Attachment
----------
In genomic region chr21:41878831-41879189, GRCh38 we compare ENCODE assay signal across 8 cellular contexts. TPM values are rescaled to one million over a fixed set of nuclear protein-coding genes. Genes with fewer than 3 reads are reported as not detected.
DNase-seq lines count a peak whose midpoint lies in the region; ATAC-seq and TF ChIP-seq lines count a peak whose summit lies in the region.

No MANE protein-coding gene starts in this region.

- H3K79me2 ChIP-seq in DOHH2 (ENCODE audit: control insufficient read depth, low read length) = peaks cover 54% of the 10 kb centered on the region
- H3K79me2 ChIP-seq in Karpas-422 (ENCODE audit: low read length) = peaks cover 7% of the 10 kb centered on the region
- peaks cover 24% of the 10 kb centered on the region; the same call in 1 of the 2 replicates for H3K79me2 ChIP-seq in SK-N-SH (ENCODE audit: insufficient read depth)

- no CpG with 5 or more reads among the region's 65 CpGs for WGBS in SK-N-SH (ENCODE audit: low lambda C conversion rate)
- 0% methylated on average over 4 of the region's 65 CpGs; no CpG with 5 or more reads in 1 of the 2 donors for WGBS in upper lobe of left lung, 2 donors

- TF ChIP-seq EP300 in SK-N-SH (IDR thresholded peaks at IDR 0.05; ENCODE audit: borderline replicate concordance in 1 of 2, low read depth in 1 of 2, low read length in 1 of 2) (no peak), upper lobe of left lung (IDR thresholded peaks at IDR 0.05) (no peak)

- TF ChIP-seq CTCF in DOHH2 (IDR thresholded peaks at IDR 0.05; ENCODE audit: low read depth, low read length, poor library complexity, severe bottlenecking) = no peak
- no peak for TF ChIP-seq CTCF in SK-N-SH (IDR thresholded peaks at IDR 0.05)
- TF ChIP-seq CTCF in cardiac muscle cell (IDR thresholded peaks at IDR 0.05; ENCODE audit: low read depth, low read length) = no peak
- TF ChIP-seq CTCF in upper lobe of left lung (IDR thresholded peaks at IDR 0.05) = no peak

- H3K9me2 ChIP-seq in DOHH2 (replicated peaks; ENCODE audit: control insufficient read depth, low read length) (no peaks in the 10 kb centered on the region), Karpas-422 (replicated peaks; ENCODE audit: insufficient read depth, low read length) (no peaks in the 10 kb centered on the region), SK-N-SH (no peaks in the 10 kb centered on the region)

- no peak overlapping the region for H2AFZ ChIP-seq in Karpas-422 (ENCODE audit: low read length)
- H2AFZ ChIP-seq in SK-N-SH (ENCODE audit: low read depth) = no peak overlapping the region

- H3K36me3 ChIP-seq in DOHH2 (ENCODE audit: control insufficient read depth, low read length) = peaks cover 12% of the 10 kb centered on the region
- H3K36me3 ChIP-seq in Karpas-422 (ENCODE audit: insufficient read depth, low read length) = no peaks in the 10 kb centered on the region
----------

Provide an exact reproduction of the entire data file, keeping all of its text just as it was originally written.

In genomic region chr21:41878831-41879189, GRCh38 we compare ENCODE assay signal across 8 cellular contexts. TPM values are rescaled to one million over a fixed set of nuclear protein-coding genes. Genes with fewer than 3 reads are reported as not detected.
DNase-seq lines count a peak whose midpoint lies in the region; ATAC-seq and TF ChIP-seq lines count a peak whose summit lies in the region.

No MANE protein-coding gene starts in this region.

- H3K79me2 ChIP-seq in DOHH2 (ENCODE audit: control insufficient read depth, low read length) = peaks cover 54% of the 10 kb centered on the region
- H3K79me2 ChIP-seq in Karpas-422 (ENCODE audit: low read length) = peaks cover 7% of the 10 kb centered on the region
- peaks cover 24% of the 10 kb centered on the region; the same call in 1 of the 2 replicates for H3K79me2 ChIP-seq in SK-N-SH (ENCODE audit: insufficient read depth)

- no CpG with 5 or more reads among the region's 65 CpGs for WGBS in SK-N-SH (ENCODE audit: low lambda C conversion rate)
- 0% methylated on average over 4 of the region's 65 CpGs; no CpG with 5 or more reads in 1 of the 2 donors for WGBS in upper lobe of left lung, 2 donors

- TF ChIP-seq EP300 in SK-N-SH (IDR thresholded peaks at IDR 0.05; ENCODE audit: borderline replicate concordance in 1 of 2, low read depth in 1 of 2, low read length in 1 of 2) (no peak), upper lobe of left lung (IDR thresholded peaks at IDR 0.05) (no peak)

- TF ChIP-seq CTCF in DOHH2 (IDR thresholded peaks at IDR 0.05; ENCODE audit: low read depth, low read length, poor library complexity, severe bottlenecking) = no peak
- no peak for TF ChIP-seq CTCF in SK-N-SH (IDR thresholded peaks at IDR 0.05)
- TF ChIP-seq CTCF in cardiac muscle cell (IDR thresholded peaks at IDR 0.05; ENCODE audit: low read depth, low read length) = no peak
- TF ChIP-seq CTCF in upper lobe of left lung (IDR thresholded peaks at IDR 0.05) = no peak

- H3K9me2 ChIP-seq in DOHH2 (replicated peaks; ENCODE audit: control insufficient read depth, low read length) (no peaks in the 10 kb centered on the region), Karpas-422 (replicated peaks; ENCODE audit: insufficient read depth, low read length) (no peaks in the 10 kb centered on the region), SK-N-SH (no peaks in the 10 kb centered on the region)

- no peak overlapping the region for H2AFZ ChIP-seq in Karpas-422 (ENCODE audit: low read length)
- H2AFZ ChIP-seq in SK-N-SH (ENCODE audit: low read depth) = no peak overlapping the region

- H3K36me3 ChIP-seq in DOHH2 (ENCODE audit: control insufficient read depth, low read length) = peaks cover 12% of the 10 kb centered on the region
- H3K36me3 ChIP-seq in Karpas-422 (ENCODE audit: insufficient read depth, low read length) = no peaks in the 10 kb centered on the region